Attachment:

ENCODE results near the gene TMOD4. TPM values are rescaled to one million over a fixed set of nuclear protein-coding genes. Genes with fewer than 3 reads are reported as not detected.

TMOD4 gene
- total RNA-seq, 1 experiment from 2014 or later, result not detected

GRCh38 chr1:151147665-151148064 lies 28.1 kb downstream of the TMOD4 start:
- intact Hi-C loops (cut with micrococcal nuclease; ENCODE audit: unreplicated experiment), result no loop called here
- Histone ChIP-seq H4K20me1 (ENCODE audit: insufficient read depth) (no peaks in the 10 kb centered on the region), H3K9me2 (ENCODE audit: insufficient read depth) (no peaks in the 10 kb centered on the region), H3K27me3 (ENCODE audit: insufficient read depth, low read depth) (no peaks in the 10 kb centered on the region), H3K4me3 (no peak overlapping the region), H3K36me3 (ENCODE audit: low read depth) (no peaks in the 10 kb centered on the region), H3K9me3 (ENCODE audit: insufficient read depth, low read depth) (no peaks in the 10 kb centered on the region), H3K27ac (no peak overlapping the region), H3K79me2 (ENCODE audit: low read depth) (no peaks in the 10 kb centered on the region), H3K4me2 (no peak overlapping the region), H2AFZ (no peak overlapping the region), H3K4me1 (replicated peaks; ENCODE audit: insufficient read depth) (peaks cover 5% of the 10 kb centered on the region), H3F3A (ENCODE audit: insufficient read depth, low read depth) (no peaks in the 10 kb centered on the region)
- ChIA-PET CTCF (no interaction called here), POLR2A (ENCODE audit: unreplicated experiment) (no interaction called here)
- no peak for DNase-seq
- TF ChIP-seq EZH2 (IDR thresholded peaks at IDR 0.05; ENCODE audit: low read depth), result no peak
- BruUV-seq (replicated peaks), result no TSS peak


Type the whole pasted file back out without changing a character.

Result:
ENCODE results near the gene TMOD4. TPM values are rescaled to one million over a fixed set of nuclear protein-coding genes. Genes with fewer than 3 reads are reported as not detected.

TMOD4 gene
- total RNA-seq, 1 experiment from 2014 or later, result not detected

GRCh38 chr1:151147665-151148064 lies 28.1 kb downstream of the TMOD4 start:
- intact Hi-C loops (cut with micrococcal nuclease; ENCODE audit: unreplicated experiment), result no loop called here
- Histone ChIP-seq H4K20me1 (ENCODE audit: insufficient read depth) (no peaks in the 10 kb centered on the region), H3K9me2 (ENCODE audit: insufficient read depth) (no peaks in the 10 kb centered on the region), H3K27me3 (ENCODE audit: insufficient read depth, low read depth) (no peaks in the 10 kb centered on the region), H3K4me3 (no peak overlapping the region), H3K36me3 (ENCODE audit: low read depth) (no peaks in the 10 kb centered on the region), H3K9me3 (ENCODE audit: insufficient read depth, low read depth) (no peaks in the 10 kb centered on the region), H3K27ac (no peak overlapping the region), H3K79me2 (ENCODE audit: low read depth) (no peaks in the 10 kb centered on the region), H3K4me2 (no peak overlapping the region), H2AFZ (no peak overlapping the region), H3K4me1 (replicated peaks; ENCODE audit: insufficient read depth) (peaks cover 5% of the 10 kb centered on the region), H3F3A (ENCODE audit: insufficient read depth, low read depth) (no peaks in the 10 kb centered on the region)
- ChIA-PET CTCF (no interaction called here), POLR2A (ENCODE audit: unreplicated experiment) (no interaction called here)
- no peak for DNase-seq
- TF ChIP-seq EZH2 (IDR thresholded peaks at IDR 0.05; ENCODE audit: low read depth), result no peak
- BruUV-seq (replicated peaks), result no TSS peak